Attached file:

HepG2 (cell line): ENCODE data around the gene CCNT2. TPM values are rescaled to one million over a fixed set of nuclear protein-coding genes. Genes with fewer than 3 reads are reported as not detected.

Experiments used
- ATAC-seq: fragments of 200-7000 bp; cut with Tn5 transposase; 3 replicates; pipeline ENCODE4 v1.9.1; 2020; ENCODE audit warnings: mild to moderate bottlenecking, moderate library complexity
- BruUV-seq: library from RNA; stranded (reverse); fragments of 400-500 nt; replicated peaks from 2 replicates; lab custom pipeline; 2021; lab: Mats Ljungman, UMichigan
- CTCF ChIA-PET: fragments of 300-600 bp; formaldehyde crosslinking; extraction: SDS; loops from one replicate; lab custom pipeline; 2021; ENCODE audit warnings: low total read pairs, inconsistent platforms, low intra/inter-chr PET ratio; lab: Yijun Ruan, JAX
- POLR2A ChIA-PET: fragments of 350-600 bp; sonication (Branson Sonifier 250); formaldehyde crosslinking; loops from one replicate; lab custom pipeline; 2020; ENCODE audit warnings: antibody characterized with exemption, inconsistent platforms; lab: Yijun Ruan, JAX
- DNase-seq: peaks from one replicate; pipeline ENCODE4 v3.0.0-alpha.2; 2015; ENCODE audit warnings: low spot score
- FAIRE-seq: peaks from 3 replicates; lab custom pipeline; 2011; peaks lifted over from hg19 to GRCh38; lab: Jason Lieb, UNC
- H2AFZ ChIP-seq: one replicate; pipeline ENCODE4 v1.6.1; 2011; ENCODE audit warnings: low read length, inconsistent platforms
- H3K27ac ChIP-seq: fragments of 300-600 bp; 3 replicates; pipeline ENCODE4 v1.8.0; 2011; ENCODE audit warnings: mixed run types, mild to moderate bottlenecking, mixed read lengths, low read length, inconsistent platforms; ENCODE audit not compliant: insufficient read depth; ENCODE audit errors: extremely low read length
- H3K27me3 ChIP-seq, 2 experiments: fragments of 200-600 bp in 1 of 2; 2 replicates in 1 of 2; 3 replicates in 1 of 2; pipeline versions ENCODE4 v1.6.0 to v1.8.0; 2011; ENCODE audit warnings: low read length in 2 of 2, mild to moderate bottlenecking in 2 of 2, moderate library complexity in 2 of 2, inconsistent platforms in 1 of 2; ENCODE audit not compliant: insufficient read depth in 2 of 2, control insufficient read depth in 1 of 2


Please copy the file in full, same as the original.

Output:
HepG2 (cell line): ENCODE data around the gene CCNT2. TPM values are rescaled to one million over a fixed set of nuclear protein-coding genes. Genes with fewer than 3 reads are reported as not detected.

Experiments used
- ATAC-seq: fragments of 200-7000 bp; cut with Tn5 transposase; 3 replicates; pipeline ENCODE4 v1.9.1; 2020; ENCODE audit warnings: mild to moderate bottlenecking, moderate library complexity
- BruUV-seq: library from RNA; stranded (reverse); fragments of 400-500 nt; replicated peaks from 2 replicates; lab custom pipeline; 2021; lab: Mats Ljungman, UMichigan
- CTCF ChIA-PET: fragments of 300-600 bp; formaldehyde crosslinking; extraction: SDS; loops from one replicate; lab custom pipeline; 2021; ENCODE audit warnings: low total read pairs, inconsistent platforms, low intra/inter-chr PET ratio; lab: Yijun Ruan, JAX
- POLR2A ChIA-PET: fragments of 350-600 bp; sonication (Branson Sonifier 250); formaldehyde crosslinking; loops from one replicate; lab custom pipeline; 2020; ENCODE audit warnings: antibody characterized with exemption, inconsistent platforms; lab: Yijun Ruan, JAX
- DNase-seq: peaks from one replicate; pipeline ENCODE4 v3.0.0-alpha.2; 2015; ENCODE audit warnings: low spot score
- FAIRE-seq: peaks from 3 replicates; lab custom pipeline; 2011; peaks lifted over from hg19 to GRCh38; lab: Jason Lieb, UNC
- H2AFZ ChIP-seq: one replicate; pipeline ENCODE4 v1.6.1; 2011; ENCODE audit warnings: low read length, inconsistent platforms
- H3K27ac ChIP-seq: fragments of 300-600 bp; 3 replicates; pipeline ENCODE4 v1.8.0; 2011; ENCODE audit warnings: mixed run types, mild to moderate bottlenecking, mixed read lengths, low read length, inconsistent platforms; ENCODE audit not compliant: insufficient read depth; ENCODE audit errors: extremely low read length
- H3K27me3 ChIP-seq, 2 experiments: fragments of 200-600 bp in 1 of 2; 2 replicates in 1 of 2; 3 replicates in 1 of 2; pipeline versions ENCODE4 v1.6.0 to v1.8.0; 2011; ENCODE audit warnings: low read length in 2 of 2, mild to moderate bottlenecking in 2 of 2, moderate library complexity in 2 of 2, inconsistent platforms in 1 of 2; ENCODE audit not compliant: insufficient read depth in 2 of 2, control insufficient read depth in 1 of 2